By nature, astronomical observatories have to be remote—far away from humans and cities and light pollution. That makes these extraordinary facilities difficult to visit, unless you've got Google Street View. Three of Chile's most remote observatories are now open to the digital tourist, and we've found you some of the coolest views.
The VLT is not just very large but also very sophisticated—one of the most advanced optical systems the world. Four main telescopes and four smaller auxiliary telescopes all feed into a "complex system of mirrors in underground tunnels" to recreate an image of the skies. Each main telescope is over 16 feet wide, as you can see in the photos below.
The combination of the eight telescopes and system of mirrors allows astronomers to see at such high resolution, they would be able to distinguish two car headlights on the moon.
La Silla is one of the earliest observatories on the edge of the Atacama desert in Chile. Several world-class telescopes are housed in the observatory, far from light and humidity.
The New Technology Telescope, the tetris-shaped building in the first photo below, was the world's first to have a computer-operated mirror in 1989. The striking telescope in the final photo is the 49-foot Swedish-ESO Submillimeter Telescope which was, alas, decommissioned in 2003. La Silla has been operating since the 1960s, and its campus has evolved with the history of modern astronomy.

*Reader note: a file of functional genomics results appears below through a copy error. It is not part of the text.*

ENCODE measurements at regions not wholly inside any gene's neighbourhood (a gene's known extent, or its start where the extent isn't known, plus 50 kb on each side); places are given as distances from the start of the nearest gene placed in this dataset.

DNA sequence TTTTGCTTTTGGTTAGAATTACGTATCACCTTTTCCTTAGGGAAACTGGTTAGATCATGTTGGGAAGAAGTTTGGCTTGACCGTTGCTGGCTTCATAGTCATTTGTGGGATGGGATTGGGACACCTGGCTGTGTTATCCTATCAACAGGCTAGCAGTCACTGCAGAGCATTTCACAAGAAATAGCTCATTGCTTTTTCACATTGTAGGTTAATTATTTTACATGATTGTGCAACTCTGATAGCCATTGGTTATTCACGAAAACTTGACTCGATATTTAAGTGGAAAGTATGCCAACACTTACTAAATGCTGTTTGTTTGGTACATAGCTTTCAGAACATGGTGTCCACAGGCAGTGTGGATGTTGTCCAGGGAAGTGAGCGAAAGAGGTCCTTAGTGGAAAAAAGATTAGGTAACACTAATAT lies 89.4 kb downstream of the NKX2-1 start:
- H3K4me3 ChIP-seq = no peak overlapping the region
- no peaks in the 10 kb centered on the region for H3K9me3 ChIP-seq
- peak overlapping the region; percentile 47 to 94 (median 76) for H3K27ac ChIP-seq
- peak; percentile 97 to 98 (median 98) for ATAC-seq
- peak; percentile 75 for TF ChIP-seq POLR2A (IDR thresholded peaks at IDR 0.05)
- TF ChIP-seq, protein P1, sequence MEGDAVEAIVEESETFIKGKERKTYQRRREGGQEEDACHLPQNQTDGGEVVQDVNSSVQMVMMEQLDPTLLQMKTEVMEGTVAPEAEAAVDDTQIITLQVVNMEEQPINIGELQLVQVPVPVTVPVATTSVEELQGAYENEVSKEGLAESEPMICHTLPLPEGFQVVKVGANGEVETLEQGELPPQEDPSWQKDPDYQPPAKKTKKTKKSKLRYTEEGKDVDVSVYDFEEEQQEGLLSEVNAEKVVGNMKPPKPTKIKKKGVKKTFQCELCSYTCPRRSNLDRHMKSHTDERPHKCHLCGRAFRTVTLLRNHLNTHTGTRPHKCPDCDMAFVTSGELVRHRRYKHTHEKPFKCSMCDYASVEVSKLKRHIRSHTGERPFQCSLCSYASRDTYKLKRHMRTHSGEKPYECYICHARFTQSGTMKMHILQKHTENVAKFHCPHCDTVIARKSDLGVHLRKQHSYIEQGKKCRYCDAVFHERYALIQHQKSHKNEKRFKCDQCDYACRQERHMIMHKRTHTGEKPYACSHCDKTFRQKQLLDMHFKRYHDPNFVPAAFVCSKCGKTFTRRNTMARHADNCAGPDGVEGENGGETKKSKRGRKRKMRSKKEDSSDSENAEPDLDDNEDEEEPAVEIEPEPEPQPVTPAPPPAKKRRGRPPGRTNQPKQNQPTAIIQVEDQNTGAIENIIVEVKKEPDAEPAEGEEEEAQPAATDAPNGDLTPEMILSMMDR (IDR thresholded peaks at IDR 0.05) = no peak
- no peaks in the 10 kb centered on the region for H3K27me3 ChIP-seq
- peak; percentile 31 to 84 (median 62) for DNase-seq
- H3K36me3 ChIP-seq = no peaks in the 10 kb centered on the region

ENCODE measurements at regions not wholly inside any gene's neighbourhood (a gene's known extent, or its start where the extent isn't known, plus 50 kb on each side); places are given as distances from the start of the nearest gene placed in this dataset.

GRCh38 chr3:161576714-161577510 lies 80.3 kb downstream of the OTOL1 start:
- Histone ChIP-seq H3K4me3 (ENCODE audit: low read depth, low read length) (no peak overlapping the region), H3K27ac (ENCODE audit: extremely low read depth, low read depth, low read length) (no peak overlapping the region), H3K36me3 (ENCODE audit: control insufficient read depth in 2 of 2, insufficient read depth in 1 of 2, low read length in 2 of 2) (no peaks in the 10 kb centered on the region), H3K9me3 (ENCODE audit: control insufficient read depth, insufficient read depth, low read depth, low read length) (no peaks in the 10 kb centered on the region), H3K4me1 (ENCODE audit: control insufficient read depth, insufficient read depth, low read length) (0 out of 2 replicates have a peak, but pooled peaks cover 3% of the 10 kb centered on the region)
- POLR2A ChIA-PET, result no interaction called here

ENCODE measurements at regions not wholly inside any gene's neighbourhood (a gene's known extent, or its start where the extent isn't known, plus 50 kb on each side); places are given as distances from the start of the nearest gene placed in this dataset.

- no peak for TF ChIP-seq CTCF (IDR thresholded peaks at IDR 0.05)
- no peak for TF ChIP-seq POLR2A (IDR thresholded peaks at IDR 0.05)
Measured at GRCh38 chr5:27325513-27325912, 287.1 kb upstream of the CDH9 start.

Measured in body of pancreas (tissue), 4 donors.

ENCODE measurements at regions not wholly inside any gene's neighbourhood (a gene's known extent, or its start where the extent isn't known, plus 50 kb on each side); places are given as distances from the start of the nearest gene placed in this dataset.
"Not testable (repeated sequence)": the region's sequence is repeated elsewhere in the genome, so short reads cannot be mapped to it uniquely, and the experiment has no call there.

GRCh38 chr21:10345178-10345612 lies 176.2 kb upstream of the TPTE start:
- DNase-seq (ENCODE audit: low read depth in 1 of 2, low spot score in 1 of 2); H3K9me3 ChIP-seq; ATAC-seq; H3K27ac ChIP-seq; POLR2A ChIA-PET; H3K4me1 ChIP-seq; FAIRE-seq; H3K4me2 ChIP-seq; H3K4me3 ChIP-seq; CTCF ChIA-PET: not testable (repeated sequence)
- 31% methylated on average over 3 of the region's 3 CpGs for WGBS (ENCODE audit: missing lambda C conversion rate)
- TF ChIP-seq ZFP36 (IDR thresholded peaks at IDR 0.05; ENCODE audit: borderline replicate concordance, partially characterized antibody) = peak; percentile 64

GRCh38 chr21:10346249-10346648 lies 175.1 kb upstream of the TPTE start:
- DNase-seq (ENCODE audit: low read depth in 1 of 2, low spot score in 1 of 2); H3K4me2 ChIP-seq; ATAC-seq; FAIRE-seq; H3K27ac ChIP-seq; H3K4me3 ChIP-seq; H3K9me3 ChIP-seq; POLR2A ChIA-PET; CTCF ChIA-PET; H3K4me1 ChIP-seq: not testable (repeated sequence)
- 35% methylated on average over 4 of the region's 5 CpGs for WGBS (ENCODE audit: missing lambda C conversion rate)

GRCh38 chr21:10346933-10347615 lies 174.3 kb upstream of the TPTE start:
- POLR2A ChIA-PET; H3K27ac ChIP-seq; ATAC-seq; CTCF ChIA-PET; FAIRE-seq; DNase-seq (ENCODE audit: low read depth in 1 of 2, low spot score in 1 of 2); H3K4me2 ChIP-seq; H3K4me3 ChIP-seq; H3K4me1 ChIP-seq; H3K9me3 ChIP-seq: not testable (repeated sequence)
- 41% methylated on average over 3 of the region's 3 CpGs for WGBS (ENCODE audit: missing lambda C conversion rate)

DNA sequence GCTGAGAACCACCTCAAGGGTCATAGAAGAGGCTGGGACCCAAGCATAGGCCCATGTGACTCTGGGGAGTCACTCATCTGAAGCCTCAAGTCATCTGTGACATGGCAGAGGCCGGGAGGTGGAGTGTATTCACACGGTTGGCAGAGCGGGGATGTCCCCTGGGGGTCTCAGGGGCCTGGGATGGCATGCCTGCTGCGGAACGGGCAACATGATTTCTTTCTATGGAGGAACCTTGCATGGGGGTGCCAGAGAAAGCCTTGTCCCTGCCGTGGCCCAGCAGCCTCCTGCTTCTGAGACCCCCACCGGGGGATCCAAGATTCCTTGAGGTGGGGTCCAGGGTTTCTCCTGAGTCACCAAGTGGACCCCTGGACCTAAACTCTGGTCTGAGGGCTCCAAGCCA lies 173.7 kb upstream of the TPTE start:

ALMA detects not light but radiowaves that come from cold, distant galaxies at the far reaches of the universe. The array of 66 high-precision antennae pick up radiowaves from areas otherwise dark and obscure to visible light. Because water vapor in the Earth's atmosphere interferes with radiowaves, ALMA is built on land that's high and dry; the Atacama desert sits on a 16,400-foot plateau.
When you see ALMA's antennae, all tuned toward the skies waiting for an invisible signal from far away, it's hard not to it see as a monument to something greater than us.
All images via Google Street View and ESO